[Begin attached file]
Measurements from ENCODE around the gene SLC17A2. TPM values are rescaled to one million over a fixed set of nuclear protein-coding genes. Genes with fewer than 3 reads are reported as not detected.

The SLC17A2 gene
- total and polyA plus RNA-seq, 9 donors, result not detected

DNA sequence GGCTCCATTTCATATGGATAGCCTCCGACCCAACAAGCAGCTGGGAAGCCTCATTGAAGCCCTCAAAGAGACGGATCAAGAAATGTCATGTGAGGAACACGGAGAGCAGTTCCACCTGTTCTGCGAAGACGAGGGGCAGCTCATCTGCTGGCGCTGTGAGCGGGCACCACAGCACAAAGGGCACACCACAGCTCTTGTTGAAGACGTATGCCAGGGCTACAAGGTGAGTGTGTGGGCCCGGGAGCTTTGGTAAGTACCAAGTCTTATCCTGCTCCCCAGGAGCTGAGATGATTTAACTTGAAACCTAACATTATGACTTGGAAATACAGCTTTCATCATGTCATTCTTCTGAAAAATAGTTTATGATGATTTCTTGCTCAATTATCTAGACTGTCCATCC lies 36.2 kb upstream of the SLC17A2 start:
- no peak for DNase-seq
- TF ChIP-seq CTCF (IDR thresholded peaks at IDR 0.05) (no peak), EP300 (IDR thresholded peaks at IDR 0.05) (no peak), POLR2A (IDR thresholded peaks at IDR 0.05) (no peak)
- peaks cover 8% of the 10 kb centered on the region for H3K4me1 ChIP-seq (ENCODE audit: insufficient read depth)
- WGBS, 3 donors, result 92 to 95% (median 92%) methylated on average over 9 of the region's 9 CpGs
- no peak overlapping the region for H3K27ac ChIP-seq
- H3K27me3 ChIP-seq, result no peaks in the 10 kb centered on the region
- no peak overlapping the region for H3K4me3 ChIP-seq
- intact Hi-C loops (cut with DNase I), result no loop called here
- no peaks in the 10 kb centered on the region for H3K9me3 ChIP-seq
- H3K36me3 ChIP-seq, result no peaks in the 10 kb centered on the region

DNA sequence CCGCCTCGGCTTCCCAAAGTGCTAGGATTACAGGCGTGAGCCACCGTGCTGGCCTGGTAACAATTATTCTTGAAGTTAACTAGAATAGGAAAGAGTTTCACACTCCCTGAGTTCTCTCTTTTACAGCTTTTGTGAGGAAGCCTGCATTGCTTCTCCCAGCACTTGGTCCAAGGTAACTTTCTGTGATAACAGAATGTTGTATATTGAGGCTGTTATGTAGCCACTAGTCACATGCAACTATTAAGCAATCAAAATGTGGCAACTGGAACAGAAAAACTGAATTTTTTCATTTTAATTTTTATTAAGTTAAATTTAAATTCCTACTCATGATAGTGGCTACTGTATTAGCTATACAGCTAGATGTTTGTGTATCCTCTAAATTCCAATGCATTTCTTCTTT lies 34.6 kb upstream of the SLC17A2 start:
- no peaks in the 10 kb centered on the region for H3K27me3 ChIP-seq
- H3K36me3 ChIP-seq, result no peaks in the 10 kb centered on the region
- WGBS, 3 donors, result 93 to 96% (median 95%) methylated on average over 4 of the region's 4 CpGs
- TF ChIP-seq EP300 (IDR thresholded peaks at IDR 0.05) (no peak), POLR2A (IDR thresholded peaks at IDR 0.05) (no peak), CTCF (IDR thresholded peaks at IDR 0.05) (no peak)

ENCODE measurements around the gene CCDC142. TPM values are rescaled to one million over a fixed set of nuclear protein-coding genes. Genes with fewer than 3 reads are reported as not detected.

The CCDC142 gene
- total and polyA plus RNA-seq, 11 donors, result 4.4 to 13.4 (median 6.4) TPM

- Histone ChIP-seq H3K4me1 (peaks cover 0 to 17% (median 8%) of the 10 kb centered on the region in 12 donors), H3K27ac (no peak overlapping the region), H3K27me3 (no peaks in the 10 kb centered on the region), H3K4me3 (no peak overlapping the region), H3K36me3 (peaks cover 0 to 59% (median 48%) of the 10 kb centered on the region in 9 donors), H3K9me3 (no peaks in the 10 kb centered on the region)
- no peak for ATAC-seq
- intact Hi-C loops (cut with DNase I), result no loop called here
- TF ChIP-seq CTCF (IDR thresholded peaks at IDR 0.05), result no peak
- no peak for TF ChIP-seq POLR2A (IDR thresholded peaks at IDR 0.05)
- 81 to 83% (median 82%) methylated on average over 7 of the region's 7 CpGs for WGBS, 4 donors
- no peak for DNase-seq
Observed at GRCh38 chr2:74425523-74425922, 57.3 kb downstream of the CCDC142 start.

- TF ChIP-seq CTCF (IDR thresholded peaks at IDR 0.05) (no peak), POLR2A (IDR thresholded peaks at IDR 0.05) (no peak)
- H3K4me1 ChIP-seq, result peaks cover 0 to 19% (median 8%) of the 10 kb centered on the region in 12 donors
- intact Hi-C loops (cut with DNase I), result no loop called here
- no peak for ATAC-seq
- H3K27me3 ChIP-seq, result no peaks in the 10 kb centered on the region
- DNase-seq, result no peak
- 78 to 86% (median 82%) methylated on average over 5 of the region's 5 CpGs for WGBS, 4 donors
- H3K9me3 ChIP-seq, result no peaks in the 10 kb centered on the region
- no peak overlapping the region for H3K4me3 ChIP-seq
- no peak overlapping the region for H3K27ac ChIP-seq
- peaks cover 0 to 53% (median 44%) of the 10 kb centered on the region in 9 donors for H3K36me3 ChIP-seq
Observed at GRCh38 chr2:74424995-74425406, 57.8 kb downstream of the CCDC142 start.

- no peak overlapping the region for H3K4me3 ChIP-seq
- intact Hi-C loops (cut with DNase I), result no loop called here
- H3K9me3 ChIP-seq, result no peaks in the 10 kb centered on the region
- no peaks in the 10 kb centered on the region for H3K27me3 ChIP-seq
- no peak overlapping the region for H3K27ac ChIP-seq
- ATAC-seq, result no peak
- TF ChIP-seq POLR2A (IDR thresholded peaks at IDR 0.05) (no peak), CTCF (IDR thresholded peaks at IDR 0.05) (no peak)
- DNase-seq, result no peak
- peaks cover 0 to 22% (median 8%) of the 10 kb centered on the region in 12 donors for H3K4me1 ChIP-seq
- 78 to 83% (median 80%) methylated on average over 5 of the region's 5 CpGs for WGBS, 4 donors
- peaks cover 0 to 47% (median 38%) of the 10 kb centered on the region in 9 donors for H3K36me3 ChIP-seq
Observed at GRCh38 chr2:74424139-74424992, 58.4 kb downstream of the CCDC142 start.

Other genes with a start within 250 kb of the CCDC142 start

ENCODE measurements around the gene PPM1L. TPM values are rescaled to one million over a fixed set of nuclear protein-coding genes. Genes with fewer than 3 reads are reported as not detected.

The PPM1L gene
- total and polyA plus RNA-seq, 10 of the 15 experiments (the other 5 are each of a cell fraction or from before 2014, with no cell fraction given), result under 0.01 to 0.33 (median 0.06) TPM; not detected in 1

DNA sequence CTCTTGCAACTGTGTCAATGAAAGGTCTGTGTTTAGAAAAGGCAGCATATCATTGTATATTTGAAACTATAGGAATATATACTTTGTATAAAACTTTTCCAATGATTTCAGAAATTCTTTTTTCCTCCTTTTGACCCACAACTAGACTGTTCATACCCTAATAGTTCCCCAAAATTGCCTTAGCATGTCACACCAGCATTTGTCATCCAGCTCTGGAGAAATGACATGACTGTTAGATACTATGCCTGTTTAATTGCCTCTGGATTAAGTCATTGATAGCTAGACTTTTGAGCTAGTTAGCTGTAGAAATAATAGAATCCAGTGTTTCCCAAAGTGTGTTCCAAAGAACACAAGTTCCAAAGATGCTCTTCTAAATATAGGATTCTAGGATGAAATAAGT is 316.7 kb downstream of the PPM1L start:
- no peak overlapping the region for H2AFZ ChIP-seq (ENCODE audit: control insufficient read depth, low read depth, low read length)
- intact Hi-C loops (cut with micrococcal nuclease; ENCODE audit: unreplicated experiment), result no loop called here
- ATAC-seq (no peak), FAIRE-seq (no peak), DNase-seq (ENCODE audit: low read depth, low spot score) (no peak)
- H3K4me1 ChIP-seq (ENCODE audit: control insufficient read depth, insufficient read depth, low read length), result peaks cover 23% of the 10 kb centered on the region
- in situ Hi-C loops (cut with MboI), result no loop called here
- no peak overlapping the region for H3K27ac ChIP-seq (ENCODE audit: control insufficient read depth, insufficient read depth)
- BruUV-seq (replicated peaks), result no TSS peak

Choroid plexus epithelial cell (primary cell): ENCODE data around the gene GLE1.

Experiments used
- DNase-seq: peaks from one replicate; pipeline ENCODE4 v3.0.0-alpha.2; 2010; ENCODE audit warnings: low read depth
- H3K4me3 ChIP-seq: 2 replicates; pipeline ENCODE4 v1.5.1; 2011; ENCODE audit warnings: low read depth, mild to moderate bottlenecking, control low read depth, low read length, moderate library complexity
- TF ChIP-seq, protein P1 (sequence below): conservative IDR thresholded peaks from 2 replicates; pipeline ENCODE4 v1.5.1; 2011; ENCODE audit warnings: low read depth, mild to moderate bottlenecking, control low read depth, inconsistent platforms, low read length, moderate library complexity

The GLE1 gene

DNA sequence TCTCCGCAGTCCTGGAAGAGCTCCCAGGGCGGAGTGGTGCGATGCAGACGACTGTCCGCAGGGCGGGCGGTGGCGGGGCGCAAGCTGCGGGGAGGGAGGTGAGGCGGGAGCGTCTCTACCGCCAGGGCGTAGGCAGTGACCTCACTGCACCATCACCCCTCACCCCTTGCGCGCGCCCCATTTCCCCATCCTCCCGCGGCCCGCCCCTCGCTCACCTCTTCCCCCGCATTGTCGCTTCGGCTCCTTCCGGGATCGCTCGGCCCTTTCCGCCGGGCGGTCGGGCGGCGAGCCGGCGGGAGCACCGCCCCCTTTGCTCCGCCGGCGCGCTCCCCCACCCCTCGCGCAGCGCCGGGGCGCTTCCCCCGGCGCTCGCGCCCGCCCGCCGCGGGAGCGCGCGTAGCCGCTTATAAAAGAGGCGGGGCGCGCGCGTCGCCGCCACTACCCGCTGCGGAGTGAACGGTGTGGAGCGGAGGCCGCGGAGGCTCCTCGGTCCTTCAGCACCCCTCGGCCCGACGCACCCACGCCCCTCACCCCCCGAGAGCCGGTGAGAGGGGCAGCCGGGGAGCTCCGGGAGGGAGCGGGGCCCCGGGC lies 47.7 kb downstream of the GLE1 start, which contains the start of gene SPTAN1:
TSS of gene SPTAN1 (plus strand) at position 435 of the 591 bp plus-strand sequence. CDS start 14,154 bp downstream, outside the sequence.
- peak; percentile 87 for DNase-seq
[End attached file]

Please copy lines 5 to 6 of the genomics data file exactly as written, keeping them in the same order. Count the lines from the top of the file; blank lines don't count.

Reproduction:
- no peak for DNase-seq
- TF ChIP-seq CTCF (IDR thresholded peaks at IDR 0.05) (no peak), EP300 (IDR thresholded peaks at IDR 0.05) (no peak), POLR2A (IDR thresholded peaks at IDR 0.05) (no peak)